In the Beginning……. Where did the Hammock Originate?
Many anthropologists believe that the hammock dates back some 1,000 years to Central America, where the Maya and other indigenous peoples crafted them out of tree bark or plant fibers. Suspended beds prevented contact with the dirty ground and offered protection from snakes, rodents and other poisonous or simply pesky creatures. According to accounts by 16th-century explorers, people would place hot coals or kindle small fires under their hammocks to stay warm or ward off insects as they slumbered.
In Venezuela entire villages raised their families in hammocks. During the first part of the 20th century, many scientists, adventurers, geologists and other non-native visitors to Central and South American jungles soon adopted the Venezuelan hammock design, which gave protection against scorpions and venomous snakes such as the terciopelo. The difficult jungle environments of South America encountered by Western explorers soon stimulated further development of the Venezuelan hammock for use in other tropical environments.
The now most commonly used hammock is based on the Venezuelan hammock
The Venezuelan hammock’s panels were always made of breathable material, necessary to prevent the onset of fungal infections caused by constant rain and high humidity. Fine-woven sand fly netting was eventually added to provide more complete protection from mosquitoes, flies, and crawling insects, especially in regions notorious for malaria or screwworm infestations. A waterproof top sheet or “rainfly” could be added to protect the occupant from drenching by heavy night time rains, along with drip strings – short pieces of string tied to suspension lines — to prevent rainwater running from the tree trunk down the hammock cords to the hammock itself. A breathable false cotton (later nylon) bottom panel was frequently added to these jungle hammocks, allowing air to pass through while still preventing mosquito stings to the occupant.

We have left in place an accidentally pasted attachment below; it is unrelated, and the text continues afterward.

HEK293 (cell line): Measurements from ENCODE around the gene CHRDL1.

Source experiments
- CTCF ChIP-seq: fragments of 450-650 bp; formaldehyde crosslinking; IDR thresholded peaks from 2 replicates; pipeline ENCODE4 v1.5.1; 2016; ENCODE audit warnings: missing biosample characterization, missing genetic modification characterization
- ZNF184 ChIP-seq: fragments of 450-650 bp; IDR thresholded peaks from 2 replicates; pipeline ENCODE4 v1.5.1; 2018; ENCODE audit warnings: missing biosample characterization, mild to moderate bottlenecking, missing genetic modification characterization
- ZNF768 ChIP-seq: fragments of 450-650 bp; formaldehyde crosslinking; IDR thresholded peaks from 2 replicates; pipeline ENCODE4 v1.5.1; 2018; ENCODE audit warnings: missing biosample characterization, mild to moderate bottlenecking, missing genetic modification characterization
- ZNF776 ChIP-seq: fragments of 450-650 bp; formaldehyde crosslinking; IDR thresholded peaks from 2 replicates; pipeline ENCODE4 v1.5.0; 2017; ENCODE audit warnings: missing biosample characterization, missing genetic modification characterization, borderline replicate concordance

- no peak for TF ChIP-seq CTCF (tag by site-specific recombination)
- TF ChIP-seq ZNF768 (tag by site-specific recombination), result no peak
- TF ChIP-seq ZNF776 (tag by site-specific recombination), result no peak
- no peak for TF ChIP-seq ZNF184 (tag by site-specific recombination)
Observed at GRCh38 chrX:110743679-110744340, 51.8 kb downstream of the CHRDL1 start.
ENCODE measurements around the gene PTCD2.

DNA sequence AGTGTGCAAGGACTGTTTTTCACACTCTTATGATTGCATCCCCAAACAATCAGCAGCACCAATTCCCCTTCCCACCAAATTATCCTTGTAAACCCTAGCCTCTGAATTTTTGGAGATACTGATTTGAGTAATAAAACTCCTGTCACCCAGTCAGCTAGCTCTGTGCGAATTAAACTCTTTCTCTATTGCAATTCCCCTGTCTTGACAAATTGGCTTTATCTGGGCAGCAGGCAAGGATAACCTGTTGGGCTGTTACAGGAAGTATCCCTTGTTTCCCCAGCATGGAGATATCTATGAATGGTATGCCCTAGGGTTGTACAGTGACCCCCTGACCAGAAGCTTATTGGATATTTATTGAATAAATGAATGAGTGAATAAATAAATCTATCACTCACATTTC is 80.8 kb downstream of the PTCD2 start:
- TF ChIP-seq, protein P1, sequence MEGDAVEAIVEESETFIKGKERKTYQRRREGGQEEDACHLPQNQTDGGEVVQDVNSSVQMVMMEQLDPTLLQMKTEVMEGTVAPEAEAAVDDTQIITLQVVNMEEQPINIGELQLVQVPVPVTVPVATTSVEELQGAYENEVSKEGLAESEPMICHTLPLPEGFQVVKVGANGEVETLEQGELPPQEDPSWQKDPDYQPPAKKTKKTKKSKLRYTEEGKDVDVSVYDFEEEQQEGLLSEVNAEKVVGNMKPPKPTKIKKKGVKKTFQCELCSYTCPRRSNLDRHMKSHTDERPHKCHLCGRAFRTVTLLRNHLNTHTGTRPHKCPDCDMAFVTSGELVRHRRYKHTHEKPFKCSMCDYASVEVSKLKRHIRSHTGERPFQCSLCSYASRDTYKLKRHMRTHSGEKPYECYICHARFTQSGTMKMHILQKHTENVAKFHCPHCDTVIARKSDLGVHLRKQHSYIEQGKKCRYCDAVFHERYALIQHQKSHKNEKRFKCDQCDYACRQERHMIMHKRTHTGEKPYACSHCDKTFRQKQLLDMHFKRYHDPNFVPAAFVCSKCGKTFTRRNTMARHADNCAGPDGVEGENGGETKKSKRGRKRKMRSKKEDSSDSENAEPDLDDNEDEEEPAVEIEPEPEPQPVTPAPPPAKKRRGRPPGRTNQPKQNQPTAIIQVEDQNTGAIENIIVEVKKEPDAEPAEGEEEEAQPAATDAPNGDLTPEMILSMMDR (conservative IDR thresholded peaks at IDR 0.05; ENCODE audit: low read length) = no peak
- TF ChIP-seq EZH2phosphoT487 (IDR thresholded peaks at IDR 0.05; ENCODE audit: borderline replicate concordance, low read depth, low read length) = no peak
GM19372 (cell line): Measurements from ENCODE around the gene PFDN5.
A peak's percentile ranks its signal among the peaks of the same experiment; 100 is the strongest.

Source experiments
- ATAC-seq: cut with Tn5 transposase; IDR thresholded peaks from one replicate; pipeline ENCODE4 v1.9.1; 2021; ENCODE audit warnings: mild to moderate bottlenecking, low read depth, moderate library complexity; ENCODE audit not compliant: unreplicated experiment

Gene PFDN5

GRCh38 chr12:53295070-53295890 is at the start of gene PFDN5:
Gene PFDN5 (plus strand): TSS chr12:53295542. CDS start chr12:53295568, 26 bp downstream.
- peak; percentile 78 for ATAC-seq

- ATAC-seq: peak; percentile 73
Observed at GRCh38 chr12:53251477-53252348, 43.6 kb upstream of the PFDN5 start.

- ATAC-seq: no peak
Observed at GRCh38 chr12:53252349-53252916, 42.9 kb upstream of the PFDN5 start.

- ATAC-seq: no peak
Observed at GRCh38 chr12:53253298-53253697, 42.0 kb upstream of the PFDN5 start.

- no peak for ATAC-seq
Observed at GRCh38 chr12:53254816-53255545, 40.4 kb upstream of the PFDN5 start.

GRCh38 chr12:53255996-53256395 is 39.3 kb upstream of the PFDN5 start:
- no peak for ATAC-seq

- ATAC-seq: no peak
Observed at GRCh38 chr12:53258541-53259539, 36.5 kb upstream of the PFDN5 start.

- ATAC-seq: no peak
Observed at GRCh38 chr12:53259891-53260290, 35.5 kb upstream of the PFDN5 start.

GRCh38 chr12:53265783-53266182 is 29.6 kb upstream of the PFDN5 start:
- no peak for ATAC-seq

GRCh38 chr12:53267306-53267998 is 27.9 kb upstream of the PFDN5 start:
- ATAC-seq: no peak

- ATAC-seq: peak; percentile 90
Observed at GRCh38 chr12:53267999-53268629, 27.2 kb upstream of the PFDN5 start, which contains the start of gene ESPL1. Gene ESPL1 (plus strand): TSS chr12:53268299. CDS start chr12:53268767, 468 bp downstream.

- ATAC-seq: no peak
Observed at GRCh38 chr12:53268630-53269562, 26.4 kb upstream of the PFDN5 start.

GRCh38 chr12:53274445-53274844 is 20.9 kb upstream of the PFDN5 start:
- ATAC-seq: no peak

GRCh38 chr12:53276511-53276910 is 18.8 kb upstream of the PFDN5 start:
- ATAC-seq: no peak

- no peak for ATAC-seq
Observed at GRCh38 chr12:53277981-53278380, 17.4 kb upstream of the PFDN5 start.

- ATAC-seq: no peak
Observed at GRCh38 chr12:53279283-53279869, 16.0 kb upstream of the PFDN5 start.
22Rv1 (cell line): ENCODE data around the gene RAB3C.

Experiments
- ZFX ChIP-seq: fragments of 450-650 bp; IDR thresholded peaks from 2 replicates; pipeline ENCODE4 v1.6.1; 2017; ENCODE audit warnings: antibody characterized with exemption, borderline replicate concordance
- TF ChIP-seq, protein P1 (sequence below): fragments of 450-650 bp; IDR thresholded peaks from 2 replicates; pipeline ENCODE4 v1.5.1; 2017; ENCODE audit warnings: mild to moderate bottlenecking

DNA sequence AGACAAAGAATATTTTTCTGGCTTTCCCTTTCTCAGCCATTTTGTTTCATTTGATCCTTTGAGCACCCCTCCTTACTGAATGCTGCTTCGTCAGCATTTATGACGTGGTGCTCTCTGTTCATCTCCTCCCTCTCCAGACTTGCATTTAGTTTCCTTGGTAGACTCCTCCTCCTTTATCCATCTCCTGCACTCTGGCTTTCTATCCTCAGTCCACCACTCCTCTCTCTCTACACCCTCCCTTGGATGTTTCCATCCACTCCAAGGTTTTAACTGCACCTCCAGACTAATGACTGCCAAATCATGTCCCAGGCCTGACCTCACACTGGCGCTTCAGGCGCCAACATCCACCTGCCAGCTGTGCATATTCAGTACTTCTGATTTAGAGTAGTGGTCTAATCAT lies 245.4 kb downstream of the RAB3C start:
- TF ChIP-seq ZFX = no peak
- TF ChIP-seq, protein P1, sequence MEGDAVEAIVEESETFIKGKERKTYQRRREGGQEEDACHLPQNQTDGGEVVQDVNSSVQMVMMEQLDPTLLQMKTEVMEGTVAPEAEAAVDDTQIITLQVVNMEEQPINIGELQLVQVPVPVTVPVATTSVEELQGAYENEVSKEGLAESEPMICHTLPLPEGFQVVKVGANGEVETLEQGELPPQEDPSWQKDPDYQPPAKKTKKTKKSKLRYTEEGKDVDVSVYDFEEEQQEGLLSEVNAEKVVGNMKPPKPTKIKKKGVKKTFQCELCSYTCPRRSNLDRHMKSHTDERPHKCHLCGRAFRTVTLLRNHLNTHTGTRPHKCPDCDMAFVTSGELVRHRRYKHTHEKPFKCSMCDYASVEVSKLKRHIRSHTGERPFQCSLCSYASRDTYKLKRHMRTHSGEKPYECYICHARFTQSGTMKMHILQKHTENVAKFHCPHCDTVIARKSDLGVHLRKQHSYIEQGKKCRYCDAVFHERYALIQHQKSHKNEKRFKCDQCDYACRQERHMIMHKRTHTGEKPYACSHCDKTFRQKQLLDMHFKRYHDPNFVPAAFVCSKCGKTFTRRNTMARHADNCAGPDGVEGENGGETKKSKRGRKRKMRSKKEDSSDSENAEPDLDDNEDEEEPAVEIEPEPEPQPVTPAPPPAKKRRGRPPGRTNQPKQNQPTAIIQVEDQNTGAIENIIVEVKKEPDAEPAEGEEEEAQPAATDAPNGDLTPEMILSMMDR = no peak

The Venezuelan hammock, as modified, eventually became known as a “jungle hammock”. Simply by wetting the hammock suspension ropes with insecticides or insect repellent, the jungle hammock even gave protection against crawling insects with mandibles that could bite holes through the insect netting.
Venezuelan or Jungle hammocks made today are generally of breathable nylon or polyester, and use Dacron or similar non-stretch suspension lines. They are ‘inline’ hammocks; like the canvas naval hammocks of old, the occupant sleeps along the length of the hammock, rather than across it. With their breathable false bottoms, drip strings, Sandfly netting, and optional rain fly, they are one of the most secure hammocks against not only water entry, but also insect stings or bites.
To anyone who has ever enjoyed an afternoon nap while ensconced in a hammock gently rocking between two trees, it will come as no surprise that this centuries-old snoozing sling can help people fall asleep faster and achieve deeper slumber than regular beds, A recent study conducted by a team of Swiss researchers and published in the June issue of “Current Biology” has offered a scientific explanation for the longstanding global hammock craze. The team found that a swinging motion synchronizes brain waves, allowing people to doze off faster and attain a deeper state of sleep. Their results also support the ancient—and still very much alive—tradition of rocking children to sleep.
Travel or camping hammocks are popular among Leave No Trace and Ultra Light campers, hikers, and sailing enthusiasts for their reduced impact on the environment and their lightness and lack of bulk compared to tents. They are typically made of sturdy nylon parachute fabric which may use ripstop techniques to improve durability. Some hammocks feature a mosquito net and storage pockets. Special webbing straps (called “treestraps”) are used to loop around trees in order to create attachment points for the hammock.